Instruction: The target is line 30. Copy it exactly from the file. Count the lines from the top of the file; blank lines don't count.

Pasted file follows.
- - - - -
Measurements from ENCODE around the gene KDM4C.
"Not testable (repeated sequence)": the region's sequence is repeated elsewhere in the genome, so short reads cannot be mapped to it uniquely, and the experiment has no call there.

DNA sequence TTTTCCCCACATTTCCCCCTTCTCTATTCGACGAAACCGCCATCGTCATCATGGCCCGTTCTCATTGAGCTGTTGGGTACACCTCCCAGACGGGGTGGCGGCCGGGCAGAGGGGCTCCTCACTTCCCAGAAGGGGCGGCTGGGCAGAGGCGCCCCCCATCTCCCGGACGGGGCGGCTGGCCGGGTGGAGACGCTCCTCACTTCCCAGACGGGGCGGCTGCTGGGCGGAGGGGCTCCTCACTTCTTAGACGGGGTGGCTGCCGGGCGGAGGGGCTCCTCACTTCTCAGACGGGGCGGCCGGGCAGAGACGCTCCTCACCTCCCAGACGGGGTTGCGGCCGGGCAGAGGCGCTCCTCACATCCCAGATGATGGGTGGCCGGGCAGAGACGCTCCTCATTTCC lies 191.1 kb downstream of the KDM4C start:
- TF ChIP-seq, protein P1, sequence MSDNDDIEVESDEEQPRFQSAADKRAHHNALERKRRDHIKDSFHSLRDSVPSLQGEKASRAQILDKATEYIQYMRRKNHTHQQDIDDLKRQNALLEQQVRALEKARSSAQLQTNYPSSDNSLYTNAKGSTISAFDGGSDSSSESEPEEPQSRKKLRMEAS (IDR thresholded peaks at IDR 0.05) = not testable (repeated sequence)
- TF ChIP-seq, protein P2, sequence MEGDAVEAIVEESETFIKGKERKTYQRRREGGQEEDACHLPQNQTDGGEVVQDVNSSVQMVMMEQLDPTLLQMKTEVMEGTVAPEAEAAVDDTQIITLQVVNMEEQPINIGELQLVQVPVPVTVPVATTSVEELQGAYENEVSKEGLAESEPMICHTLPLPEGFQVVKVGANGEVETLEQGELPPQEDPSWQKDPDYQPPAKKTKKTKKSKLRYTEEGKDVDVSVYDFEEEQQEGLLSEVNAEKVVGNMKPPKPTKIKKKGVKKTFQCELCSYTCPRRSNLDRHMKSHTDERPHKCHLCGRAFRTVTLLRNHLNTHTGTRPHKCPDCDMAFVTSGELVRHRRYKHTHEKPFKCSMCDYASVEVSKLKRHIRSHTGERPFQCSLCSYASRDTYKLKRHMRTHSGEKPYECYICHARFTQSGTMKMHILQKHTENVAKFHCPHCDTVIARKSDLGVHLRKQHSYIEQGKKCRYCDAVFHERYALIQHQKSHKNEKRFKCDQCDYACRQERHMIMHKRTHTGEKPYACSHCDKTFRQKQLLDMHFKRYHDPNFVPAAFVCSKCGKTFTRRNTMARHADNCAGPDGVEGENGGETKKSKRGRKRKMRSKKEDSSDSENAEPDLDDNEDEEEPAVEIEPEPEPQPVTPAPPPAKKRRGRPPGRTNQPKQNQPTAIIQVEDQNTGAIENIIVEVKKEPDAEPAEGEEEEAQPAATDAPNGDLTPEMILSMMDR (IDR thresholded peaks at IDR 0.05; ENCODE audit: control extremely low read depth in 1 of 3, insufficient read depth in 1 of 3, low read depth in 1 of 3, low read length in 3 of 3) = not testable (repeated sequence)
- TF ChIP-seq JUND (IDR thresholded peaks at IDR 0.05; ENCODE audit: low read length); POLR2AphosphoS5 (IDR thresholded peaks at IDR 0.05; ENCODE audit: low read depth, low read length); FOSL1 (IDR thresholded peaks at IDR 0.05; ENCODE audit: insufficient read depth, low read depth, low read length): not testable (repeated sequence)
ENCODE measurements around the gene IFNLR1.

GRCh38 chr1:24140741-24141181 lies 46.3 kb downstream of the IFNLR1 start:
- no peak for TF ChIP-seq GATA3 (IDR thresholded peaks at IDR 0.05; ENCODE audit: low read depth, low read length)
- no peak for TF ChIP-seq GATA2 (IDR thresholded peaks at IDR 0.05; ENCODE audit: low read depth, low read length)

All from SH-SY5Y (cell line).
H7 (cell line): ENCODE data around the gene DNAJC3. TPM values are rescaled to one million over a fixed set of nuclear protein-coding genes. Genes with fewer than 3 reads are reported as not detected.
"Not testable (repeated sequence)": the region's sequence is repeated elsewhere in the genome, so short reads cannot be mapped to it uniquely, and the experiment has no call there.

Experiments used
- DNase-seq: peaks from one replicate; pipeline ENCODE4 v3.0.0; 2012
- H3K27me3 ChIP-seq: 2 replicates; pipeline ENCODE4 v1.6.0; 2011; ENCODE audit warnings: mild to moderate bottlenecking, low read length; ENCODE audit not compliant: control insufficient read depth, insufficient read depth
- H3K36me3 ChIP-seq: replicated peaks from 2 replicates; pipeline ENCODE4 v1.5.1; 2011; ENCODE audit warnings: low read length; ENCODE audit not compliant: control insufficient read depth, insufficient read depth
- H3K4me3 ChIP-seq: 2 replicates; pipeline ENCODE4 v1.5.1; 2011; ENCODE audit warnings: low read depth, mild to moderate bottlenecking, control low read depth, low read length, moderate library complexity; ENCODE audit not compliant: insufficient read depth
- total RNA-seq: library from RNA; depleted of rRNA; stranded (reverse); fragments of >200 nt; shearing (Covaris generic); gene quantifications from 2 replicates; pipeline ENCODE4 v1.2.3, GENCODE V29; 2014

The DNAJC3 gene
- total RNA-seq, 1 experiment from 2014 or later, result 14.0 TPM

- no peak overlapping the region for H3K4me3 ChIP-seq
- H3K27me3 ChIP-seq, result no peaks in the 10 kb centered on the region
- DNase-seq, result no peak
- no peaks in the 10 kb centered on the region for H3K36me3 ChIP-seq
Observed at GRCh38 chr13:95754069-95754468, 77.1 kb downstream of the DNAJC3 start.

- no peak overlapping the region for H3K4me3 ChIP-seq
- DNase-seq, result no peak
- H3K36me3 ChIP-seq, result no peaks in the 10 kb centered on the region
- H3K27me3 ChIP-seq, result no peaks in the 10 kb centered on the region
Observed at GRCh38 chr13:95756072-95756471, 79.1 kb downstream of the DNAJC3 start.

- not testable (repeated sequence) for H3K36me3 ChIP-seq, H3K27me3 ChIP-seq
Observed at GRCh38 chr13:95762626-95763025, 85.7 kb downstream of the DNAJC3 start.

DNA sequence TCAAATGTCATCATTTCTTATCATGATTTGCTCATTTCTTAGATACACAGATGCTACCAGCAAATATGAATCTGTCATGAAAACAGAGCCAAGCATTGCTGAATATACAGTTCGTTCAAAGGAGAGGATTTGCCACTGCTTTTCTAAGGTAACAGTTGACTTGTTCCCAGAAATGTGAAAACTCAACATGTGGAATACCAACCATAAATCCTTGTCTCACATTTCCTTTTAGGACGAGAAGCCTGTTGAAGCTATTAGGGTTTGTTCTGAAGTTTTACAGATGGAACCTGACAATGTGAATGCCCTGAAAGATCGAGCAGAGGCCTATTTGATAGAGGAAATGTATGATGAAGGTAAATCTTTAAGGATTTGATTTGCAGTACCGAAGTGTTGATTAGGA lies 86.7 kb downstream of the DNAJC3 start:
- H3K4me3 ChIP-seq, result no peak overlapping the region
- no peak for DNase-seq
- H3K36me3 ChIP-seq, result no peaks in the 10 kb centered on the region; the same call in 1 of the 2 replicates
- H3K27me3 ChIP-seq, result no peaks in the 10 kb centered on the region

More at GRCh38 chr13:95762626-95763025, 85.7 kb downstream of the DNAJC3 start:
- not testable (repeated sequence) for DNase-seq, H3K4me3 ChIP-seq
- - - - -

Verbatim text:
- H3K27me3 ChIP-seq, result no peaks in the 10 kb centered on the region